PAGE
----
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|Title: ||FOOD SECURITY SITUATIONS AND RESOURCE ENDOWMENTS OF RURAL HOUSEHOLDS IN D’IRASHE SPECIAL WOREDA IN SOUTHERN ETHIOPIA: A COMPARATIVE STUDY OF MALE-AND FEMALE-HEADED HOUSEHOLDS|
|Authors: ||GNEFATO, ASFAW|
|Advisors: ||Dr. Beyene Doilicho|
|Copyright: ||2006 |
|Date Added: ||21-Apr-2008 |
|Abstract: ||The thesis is aimed at assessing the food security situations and resource
endowments of rural households in D’irashe Special Woreda. The content
however, is limited to the realities in three sample PKAs of D'irashe Special
Woreda. D'irashe Special Woreda is found in SNNPR. It is located 557kms
south of Addis Ababa on the right side of the main road to Jinka town.
The thesis begins with introducing the background, the problem statement,
objectives including significance of the study. It proceeds by reviewing aspects
of female heads, food security, productive resource endowments and coping
strategies. It then describes the physical and socio-economic features of the
woreda. Questionnaire survey, key informant interviews, case studies and focus
group discussions are used to collect the data. Descriptive stastics such as
percentage and mean are computed.
Female-headed households play an essential role in food security of household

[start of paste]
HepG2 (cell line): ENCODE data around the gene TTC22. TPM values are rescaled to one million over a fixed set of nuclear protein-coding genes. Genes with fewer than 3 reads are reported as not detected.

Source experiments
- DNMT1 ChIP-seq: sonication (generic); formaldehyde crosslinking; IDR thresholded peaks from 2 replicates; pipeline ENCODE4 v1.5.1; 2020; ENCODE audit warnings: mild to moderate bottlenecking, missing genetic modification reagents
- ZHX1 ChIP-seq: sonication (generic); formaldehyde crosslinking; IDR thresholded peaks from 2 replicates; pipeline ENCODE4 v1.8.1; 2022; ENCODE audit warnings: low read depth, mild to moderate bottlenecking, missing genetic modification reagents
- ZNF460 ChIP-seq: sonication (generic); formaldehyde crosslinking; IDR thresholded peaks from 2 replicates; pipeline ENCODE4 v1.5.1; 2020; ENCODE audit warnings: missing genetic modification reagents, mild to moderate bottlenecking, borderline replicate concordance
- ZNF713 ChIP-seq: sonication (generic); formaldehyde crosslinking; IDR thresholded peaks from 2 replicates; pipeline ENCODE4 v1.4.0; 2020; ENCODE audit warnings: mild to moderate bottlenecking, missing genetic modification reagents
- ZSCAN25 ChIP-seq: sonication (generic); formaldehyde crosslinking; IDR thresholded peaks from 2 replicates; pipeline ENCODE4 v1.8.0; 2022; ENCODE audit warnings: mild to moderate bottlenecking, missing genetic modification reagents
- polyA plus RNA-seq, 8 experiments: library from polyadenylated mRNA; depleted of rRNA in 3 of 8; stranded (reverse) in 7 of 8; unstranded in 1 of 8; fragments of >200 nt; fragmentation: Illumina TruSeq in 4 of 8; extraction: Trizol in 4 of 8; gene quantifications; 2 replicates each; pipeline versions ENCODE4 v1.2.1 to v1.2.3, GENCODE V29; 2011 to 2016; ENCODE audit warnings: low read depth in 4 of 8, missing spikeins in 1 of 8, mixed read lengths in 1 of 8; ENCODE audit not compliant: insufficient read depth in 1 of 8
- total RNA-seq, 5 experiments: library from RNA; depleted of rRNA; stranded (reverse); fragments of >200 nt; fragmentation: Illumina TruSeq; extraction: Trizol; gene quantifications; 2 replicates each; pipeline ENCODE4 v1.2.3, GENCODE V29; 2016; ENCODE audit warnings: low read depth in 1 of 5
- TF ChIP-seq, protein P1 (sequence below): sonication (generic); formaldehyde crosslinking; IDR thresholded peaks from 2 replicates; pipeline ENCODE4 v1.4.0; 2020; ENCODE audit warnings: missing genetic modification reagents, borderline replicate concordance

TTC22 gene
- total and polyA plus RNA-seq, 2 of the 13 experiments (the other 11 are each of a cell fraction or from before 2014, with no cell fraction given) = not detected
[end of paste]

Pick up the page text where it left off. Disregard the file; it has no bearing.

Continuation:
as producers, purchasers, providers and processors of food than male heads do.
Male and female seem to have an equal participation in farm production
activities: planting, weeding, threshing, transporting and storing. Besides,
collecting fire woods, fetching water and grinding grain have been found to be
means of ensuring food security. For many female household heads' time is
spent by these daily routine activities while their involvement in other income
generating activities is constrained.
Moreover, results of the study revealed that female-headed households have
limited rights of ownership in productive resources as well as their fruits of
labor than male-headed households. Lack of access to and control over key
assets such as land and larger livestocks affect the role of female heads of
households. They have little power to make decisions on selling of the larger
animals and rent or lease of their farmland. Their limited role in these aspects
potentially affects their purchasing power and access to food or cash income.
Female household heads have too small farmlands and shortage of labor than
male-headed households to provide enough food for most households. Rural
credit institution does not exist in the study area. Poor soil fertility, shortage of
rain, and crop diseases and pests are among other factors causing household
food insecurity. All these factors affect their contribution to the households.
Own-farm production does not satisfy family needs more than 8 months. Hence,
households must meet their own family demands from sources other than ownfarm
|Description: ||A Thesis submitted to the school of graduate studies of Addis Ababa University in partial fulfillment of the requirements for the degree of Master of Arts in Regional and Local Development Studies (RLDS)|
|Appears in:||Thesis - Regional and Local Development|
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